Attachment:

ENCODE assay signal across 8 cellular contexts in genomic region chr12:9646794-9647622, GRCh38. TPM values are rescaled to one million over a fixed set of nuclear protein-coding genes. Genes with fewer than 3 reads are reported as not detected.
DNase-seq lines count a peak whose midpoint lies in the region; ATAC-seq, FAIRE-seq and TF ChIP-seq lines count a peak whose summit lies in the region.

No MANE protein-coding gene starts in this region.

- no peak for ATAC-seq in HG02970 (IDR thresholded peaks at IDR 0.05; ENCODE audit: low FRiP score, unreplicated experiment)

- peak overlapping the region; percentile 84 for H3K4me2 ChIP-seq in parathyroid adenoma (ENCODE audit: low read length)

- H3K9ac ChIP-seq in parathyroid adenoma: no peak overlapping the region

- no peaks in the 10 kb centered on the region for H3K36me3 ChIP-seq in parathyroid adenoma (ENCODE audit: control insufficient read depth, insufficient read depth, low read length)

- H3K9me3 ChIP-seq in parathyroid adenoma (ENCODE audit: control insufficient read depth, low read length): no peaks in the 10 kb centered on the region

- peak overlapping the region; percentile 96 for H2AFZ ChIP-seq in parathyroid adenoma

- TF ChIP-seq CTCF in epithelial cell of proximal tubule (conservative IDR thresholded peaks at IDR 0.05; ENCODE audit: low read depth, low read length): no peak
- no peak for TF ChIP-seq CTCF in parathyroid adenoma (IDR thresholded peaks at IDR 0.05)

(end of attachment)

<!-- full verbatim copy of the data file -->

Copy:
ENCODE assay signal across 8 cellular contexts in genomic region chr12:9646794-9647622, GRCh38. TPM values are rescaled to one million over a fixed set of nuclear protein-coding genes. Genes with fewer than 3 reads are reported as not detected.
DNase-seq lines count a peak whose midpoint lies in the region; ATAC-seq, FAIRE-seq and TF ChIP-seq lines count a peak whose summit lies in the region.

No MANE protein-coding gene starts in this region.

- no peak for ATAC-seq in HG02970 (IDR thresholded peaks at IDR 0.05; ENCODE audit: low FRiP score, unreplicated experiment)

- peak overlapping the region; percentile 84 for H3K4me2 ChIP-seq in parathyroid adenoma (ENCODE audit: low read length)

- H3K9ac ChIP-seq in parathyroid adenoma: no peak overlapping the region

- no peaks in the 10 kb centered on the region for H3K36me3 ChIP-seq in parathyroid adenoma (ENCODE audit: control insufficient read depth, insufficient read depth, low read length)

- H3K9me3 ChIP-seq in parathyroid adenoma (ENCODE audit: control insufficient read depth, low read length): no peaks in the 10 kb centered on the region

- peak overlapping the region; percentile 96 for H2AFZ ChIP-seq in parathyroid adenoma

- TF ChIP-seq CTCF in epithelial cell of proximal tubule (conservative IDR thresholded peaks at IDR 0.05; ENCODE audit: low read depth, low read length): no peak
- no peak for TF ChIP-seq CTCF in parathyroid adenoma (IDR thresholded peaks at IDR 0.05)